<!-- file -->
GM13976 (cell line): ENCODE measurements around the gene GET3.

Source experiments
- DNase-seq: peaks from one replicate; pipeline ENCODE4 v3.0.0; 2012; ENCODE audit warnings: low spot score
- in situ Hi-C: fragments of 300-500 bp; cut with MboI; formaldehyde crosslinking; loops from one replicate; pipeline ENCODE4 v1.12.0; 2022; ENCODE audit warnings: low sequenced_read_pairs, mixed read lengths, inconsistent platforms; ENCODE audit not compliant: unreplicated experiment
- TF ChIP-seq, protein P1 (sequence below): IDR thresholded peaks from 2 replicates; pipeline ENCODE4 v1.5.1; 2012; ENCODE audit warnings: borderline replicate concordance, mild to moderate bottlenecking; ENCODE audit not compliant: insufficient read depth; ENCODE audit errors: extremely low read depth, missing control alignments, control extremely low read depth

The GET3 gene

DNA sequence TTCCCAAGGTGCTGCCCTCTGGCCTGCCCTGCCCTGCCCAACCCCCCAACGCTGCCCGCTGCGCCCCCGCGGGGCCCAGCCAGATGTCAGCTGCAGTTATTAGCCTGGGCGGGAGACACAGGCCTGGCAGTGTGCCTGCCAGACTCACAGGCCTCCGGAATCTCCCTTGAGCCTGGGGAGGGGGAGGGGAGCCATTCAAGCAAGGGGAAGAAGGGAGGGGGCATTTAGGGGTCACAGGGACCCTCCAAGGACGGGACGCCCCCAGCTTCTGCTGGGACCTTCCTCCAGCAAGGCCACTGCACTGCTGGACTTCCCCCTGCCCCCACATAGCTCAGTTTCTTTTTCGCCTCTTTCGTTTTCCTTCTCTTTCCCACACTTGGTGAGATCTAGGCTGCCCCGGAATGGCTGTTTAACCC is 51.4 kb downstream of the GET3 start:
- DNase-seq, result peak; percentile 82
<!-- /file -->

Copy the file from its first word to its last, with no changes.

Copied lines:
GM13976 (cell line): ENCODE measurements around the gene GET3.

Source experiments
- DNase-seq: peaks from one replicate; pipeline ENCODE4 v3.0.0; 2012; ENCODE audit warnings: low spot score
- in situ Hi-C: fragments of 300-500 bp; cut with MboI; formaldehyde crosslinking; loops from one replicate; pipeline ENCODE4 v1.12.0; 2022; ENCODE audit warnings: low sequenced_read_pairs, mixed read lengths, inconsistent platforms; ENCODE audit not compliant: unreplicated experiment
- TF ChIP-seq, protein P1 (sequence below): IDR thresholded peaks from 2 replicates; pipeline ENCODE4 v1.5.1; 2012; ENCODE audit warnings: borderline replicate concordance, mild to moderate bottlenecking; ENCODE audit not compliant: insufficient read depth; ENCODE audit errors: extremely low read depth, missing control alignments, control extremely low read depth

The GET3 gene

DNA sequence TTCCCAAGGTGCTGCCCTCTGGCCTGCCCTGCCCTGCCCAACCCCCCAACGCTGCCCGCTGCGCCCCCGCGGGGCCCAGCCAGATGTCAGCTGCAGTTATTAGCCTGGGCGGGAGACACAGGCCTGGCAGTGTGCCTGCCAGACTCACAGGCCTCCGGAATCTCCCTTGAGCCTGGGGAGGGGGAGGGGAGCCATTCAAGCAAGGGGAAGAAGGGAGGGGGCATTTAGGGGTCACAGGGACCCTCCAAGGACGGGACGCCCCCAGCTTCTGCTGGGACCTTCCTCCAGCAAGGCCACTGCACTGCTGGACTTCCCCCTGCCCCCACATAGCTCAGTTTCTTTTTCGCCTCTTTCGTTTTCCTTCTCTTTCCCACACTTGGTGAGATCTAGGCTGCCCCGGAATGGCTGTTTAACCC is 51.4 kb downstream of the GET3 start:
- DNase-seq, result peak; percentile 82